Other places to check include your local historical society/museum and your local genealogical society (if there is one). I know that our local historical society has files of all the obituaries printed in our local newspaper- approximately 80,000 at this point.

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Lainey

Other places to check include your local historical society/museum and your local genealogical society (if there is one). I know that our local historical society has files of all the obituaries printed in our local newspaper- approximately 80,000 at this point.

Yes, I was directed to a few museums and what I think may have been a branch of the genealogical society...I called the library in the area some of my ancestors were from, and I think they have a link with the genealogical society or something. Thanks for the tip!

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GeoBQn

The library in your town might have a link to an online obituary database that you can use from home. Those can depend on which newspapers contribute, and what years they have provided information for. It's very frustrating to not find obituaries for people who 1. you know existed, and 2. you know must have had obituaries.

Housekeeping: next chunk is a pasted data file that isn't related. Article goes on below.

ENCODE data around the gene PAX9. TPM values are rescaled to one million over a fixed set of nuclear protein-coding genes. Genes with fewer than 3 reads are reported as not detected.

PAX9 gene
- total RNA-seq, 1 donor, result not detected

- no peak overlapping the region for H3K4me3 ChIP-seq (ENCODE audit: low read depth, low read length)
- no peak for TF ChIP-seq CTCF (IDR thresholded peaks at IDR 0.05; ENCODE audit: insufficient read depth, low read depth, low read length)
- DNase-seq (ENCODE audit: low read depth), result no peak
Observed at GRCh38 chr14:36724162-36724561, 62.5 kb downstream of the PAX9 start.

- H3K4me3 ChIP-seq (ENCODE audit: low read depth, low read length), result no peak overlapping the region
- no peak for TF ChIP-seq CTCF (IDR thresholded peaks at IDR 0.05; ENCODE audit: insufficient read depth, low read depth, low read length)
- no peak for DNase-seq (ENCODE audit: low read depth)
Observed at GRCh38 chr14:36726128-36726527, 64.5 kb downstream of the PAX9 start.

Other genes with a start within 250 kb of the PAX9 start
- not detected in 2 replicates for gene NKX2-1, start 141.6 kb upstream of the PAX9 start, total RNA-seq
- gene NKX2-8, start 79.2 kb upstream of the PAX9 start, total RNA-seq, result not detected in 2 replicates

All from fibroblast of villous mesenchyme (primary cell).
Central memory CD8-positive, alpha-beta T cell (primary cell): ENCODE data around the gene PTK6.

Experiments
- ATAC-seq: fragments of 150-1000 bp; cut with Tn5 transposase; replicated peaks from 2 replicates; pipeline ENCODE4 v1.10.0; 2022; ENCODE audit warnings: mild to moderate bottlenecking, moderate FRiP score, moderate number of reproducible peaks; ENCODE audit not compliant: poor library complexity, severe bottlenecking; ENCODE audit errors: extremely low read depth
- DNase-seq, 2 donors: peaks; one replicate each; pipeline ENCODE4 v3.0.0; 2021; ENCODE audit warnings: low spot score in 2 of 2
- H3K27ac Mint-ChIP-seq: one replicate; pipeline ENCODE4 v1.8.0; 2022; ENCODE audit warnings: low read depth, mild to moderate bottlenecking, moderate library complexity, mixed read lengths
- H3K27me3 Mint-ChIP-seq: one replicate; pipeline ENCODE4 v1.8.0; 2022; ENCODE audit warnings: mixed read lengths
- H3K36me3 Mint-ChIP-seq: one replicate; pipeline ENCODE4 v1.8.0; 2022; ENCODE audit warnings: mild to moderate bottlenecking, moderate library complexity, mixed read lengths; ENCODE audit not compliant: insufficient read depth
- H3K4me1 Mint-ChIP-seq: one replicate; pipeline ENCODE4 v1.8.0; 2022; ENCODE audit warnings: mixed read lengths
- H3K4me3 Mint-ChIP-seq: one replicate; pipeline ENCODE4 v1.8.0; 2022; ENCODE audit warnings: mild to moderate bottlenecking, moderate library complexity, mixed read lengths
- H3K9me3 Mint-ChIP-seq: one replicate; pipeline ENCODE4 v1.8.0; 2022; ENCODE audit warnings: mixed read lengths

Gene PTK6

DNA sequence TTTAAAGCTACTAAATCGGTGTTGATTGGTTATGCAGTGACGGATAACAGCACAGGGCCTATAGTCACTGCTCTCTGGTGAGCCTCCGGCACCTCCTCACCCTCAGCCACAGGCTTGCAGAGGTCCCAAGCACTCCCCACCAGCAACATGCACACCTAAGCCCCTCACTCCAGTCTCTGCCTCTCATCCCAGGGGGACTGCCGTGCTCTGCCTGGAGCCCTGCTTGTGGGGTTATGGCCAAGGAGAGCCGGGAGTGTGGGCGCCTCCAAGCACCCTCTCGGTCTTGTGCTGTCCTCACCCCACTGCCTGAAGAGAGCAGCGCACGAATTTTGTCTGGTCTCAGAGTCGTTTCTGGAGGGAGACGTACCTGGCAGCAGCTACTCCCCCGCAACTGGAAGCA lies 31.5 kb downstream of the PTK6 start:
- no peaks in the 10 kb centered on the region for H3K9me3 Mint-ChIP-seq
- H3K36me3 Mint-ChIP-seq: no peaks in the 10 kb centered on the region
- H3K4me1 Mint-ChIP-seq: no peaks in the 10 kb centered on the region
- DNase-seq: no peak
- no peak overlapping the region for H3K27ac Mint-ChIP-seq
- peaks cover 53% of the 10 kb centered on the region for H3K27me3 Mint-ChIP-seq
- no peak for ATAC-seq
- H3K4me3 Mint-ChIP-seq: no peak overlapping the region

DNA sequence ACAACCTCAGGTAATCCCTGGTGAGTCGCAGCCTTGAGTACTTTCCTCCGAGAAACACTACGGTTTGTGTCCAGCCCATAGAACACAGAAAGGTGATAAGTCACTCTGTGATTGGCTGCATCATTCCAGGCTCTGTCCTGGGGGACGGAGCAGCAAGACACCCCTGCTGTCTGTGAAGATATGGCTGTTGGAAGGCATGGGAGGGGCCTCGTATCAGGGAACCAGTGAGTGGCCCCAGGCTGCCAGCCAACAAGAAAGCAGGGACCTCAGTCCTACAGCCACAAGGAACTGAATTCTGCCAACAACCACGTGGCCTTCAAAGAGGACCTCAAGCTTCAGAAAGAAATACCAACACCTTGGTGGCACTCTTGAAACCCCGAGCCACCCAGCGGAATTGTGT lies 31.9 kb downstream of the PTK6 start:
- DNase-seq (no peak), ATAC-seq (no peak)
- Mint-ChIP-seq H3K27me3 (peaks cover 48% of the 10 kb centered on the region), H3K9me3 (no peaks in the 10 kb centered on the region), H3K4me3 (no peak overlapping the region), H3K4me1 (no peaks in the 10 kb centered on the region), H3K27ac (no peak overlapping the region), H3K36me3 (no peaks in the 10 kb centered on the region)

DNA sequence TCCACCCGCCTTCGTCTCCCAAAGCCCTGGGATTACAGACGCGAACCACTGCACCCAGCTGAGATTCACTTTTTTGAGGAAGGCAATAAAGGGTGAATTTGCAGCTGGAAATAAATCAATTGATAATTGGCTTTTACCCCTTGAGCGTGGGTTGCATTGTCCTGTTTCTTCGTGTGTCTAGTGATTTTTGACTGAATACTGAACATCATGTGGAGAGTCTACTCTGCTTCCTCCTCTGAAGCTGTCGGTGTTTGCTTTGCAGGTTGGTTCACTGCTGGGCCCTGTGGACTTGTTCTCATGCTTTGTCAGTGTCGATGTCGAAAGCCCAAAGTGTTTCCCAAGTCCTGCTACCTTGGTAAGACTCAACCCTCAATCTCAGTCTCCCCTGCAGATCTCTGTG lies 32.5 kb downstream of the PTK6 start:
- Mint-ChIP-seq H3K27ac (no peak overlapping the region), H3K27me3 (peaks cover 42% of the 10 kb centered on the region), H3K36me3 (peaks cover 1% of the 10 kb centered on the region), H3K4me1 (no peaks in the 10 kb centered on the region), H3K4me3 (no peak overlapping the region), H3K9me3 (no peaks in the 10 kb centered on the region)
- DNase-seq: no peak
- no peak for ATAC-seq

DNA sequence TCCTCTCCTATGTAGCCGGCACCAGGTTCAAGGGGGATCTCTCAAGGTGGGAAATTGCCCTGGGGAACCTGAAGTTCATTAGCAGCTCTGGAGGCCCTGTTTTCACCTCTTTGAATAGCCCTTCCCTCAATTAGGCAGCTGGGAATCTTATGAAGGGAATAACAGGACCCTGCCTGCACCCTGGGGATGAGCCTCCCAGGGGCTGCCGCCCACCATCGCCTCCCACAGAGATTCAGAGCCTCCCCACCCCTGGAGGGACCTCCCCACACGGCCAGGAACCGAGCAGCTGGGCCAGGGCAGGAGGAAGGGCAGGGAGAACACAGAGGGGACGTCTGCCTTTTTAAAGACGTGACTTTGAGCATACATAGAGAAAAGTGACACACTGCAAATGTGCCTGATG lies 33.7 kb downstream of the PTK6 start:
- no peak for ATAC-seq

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So far, I've found obits for my great-grandma and my great-grandpa on my dad's side! :happy-bouncycyan: They don't have as much information as I'd hoped (like their parents' names), but they have some stuff that I didn't know. Like, my great-grandpa served in WWI, for Germany. I did not know that. And he was only 57 when he died. He had suffered ill health since being gassed in the war.

Still some confusing stuff, though: there are two people buried in the same cemetery under my great-grandpa's name. Totally different death dates, although one is close to the correct one (April 3 as opposed to April 1). I have no idea who the other one could be. A cousin, maybe?